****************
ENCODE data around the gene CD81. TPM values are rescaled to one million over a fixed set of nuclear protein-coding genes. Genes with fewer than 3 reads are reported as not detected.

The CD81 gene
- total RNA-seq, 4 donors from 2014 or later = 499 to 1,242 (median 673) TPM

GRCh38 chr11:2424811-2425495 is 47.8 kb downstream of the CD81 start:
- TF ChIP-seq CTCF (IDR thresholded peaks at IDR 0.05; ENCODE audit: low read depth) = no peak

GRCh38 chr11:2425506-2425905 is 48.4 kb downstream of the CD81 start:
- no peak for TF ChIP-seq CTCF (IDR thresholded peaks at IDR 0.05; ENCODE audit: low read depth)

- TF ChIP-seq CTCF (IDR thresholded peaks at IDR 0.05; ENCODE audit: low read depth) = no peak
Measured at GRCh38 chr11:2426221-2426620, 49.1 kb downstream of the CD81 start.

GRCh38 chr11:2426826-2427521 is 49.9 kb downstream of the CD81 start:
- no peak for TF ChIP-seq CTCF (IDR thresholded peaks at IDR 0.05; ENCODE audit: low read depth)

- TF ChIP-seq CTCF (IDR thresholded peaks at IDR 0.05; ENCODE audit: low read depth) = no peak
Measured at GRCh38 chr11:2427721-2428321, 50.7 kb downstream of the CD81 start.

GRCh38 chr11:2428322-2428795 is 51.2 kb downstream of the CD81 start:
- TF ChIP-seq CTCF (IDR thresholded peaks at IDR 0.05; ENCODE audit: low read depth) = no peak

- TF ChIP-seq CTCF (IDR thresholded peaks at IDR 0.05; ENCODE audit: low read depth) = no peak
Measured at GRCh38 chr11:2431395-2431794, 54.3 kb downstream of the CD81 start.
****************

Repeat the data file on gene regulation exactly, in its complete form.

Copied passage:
ENCODE data around the gene CD81. TPM values are rescaled to one million over a fixed set of nuclear protein-coding genes. Genes with fewer than 3 reads are reported as not detected.

The CD81 gene
- total RNA-seq, 4 donors from 2014 or later = 499 to 1,242 (median 673) TPM

GRCh38 chr11:2424811-2425495 is 47.8 kb downstream of the CD81 start:
- TF ChIP-seq CTCF (IDR thresholded peaks at IDR 0.05; ENCODE audit: low read depth) = no peak

GRCh38 chr11:2425506-2425905 is 48.4 kb downstream of the CD81 start:
- no peak for TF ChIP-seq CTCF (IDR thresholded peaks at IDR 0.05; ENCODE audit: low read depth)

- TF ChIP-seq CTCF (IDR thresholded peaks at IDR 0.05; ENCODE audit: low read depth) = no peak
Measured at GRCh38 chr11:2426221-2426620, 49.1 kb downstream of the CD81 start.

GRCh38 chr11:2426826-2427521 is 49.9 kb downstream of the CD81 start:
- no peak for TF ChIP-seq CTCF (IDR thresholded peaks at IDR 0.05; ENCODE audit: low read depth)

- TF ChIP-seq CTCF (IDR thresholded peaks at IDR 0.05; ENCODE audit: low read depth) = no peak
Measured at GRCh38 chr11:2427721-2428321, 50.7 kb downstream of the CD81 start.

GRCh38 chr11:2428322-2428795 is 51.2 kb downstream of the CD81 start:
- TF ChIP-seq CTCF (IDR thresholded peaks at IDR 0.05; ENCODE audit: low read depth) = no peak

- TF ChIP-seq CTCF (IDR thresholded peaks at IDR 0.05; ENCODE audit: low read depth) = no peak
Measured at GRCh38 chr11:2431395-2431794, 54.3 kb downstream of the CD81 start.